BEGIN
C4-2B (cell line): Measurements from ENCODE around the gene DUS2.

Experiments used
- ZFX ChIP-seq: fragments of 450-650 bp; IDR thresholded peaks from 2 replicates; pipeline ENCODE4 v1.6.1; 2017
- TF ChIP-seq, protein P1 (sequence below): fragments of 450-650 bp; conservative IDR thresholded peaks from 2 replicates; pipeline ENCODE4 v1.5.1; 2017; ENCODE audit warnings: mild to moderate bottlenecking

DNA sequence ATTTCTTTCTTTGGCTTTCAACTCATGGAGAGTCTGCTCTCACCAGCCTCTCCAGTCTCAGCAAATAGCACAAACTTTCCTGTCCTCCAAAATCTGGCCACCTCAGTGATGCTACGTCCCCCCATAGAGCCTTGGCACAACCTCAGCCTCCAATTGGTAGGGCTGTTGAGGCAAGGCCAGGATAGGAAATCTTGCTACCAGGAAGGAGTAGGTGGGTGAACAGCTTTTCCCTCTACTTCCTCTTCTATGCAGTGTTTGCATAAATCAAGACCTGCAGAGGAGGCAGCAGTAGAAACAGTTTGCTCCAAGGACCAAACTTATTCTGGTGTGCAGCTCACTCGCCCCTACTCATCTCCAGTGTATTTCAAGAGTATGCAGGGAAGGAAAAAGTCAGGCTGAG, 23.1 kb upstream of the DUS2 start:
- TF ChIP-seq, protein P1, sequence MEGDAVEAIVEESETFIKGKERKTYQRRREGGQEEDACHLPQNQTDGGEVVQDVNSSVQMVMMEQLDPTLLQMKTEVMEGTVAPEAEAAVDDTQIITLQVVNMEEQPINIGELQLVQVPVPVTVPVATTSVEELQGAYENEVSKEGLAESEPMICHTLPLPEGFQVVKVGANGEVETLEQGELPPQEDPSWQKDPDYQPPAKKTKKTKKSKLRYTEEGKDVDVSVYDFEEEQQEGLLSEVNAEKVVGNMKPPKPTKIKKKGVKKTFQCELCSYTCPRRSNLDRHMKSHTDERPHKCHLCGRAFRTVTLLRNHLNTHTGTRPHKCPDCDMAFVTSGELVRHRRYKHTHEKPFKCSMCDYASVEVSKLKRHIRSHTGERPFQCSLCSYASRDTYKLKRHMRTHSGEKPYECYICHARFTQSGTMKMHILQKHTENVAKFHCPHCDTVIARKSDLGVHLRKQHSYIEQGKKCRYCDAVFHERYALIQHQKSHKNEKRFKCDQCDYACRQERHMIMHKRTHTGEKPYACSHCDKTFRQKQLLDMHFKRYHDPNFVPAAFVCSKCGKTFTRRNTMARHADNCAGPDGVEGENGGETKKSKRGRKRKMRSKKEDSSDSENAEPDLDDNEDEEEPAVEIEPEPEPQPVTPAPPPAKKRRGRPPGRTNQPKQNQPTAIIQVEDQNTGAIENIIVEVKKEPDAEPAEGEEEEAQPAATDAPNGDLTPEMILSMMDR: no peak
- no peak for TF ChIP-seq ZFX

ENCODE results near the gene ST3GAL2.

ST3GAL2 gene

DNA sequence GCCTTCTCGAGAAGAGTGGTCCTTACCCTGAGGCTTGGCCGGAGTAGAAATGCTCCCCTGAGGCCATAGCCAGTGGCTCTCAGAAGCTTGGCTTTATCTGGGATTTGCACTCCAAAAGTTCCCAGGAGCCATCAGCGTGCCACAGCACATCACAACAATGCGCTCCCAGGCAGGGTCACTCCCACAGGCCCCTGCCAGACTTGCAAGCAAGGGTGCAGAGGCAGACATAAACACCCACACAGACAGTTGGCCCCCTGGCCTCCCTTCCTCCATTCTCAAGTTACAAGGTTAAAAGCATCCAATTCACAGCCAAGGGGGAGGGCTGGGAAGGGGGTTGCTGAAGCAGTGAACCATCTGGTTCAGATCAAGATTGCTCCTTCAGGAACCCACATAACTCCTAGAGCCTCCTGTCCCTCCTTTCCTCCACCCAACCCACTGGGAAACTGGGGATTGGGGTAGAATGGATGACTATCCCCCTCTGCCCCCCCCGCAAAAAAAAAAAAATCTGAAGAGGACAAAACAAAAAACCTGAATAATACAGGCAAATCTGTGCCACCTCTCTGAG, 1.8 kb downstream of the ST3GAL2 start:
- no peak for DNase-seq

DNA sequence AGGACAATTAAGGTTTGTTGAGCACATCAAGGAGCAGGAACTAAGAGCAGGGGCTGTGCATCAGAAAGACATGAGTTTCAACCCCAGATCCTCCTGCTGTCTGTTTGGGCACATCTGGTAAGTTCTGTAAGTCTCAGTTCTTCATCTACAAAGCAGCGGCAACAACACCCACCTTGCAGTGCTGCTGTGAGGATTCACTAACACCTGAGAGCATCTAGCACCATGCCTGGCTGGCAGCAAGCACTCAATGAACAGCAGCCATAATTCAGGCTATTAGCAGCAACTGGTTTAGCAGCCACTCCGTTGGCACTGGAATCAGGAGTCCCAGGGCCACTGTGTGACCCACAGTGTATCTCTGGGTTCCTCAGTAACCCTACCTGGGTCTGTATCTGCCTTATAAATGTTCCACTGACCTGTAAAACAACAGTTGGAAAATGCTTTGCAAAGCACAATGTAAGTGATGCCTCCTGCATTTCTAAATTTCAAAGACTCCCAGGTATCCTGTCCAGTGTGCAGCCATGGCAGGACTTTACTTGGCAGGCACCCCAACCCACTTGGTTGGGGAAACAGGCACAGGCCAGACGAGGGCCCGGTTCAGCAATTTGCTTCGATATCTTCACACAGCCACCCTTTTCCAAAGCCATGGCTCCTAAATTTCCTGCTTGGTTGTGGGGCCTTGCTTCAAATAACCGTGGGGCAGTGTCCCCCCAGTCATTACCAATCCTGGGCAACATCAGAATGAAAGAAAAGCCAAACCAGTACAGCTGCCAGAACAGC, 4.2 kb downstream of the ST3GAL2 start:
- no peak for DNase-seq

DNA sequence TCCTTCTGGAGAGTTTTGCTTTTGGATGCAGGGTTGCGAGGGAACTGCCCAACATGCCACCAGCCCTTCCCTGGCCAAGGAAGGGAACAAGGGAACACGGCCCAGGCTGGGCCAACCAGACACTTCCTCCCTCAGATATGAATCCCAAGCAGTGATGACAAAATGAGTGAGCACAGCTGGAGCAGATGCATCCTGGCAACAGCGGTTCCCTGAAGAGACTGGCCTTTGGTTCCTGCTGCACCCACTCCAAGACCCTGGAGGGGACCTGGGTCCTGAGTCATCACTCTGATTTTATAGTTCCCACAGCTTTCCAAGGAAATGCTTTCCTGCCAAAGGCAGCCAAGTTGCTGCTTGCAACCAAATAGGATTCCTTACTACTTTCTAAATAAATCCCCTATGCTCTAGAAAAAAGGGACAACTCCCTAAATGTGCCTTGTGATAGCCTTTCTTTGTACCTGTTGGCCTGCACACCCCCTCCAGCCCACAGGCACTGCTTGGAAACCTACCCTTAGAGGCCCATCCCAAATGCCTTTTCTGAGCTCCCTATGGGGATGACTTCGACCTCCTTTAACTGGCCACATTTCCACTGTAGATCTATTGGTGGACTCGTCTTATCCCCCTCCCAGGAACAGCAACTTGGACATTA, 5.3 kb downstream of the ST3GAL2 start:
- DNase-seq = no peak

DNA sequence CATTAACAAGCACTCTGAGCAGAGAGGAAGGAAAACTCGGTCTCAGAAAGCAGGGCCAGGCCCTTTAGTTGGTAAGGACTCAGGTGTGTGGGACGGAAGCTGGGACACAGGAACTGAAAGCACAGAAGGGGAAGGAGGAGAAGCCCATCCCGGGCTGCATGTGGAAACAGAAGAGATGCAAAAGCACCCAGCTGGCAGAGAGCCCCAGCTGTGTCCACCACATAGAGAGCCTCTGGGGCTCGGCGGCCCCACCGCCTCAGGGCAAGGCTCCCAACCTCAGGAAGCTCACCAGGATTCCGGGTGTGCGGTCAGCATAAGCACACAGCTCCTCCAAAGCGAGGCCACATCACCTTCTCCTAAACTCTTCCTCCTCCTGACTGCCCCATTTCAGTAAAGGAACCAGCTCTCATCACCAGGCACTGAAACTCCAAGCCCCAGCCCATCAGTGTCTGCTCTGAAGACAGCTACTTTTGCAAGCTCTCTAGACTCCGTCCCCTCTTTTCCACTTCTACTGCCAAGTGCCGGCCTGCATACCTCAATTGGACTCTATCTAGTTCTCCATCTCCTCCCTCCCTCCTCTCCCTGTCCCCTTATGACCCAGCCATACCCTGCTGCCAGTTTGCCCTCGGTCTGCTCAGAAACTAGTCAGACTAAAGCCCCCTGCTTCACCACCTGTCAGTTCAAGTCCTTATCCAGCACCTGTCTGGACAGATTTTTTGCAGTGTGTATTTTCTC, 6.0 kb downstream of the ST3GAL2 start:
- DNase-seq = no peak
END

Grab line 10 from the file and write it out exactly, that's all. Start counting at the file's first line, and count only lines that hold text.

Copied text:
DNA sequence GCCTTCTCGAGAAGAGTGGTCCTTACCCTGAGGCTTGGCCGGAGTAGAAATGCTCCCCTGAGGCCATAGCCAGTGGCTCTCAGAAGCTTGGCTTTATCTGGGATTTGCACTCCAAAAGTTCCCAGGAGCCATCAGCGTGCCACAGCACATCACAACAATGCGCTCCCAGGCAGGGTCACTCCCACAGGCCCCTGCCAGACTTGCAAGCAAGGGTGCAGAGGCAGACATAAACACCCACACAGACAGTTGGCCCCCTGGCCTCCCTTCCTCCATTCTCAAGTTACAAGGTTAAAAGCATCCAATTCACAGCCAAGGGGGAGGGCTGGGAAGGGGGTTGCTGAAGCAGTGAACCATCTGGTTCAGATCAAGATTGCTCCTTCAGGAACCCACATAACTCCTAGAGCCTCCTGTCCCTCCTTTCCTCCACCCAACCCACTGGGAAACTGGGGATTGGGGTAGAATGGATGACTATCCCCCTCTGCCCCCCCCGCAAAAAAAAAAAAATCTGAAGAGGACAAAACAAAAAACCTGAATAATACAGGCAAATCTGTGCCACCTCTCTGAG, 1.8 kb downstream of the ST3GAL2 start: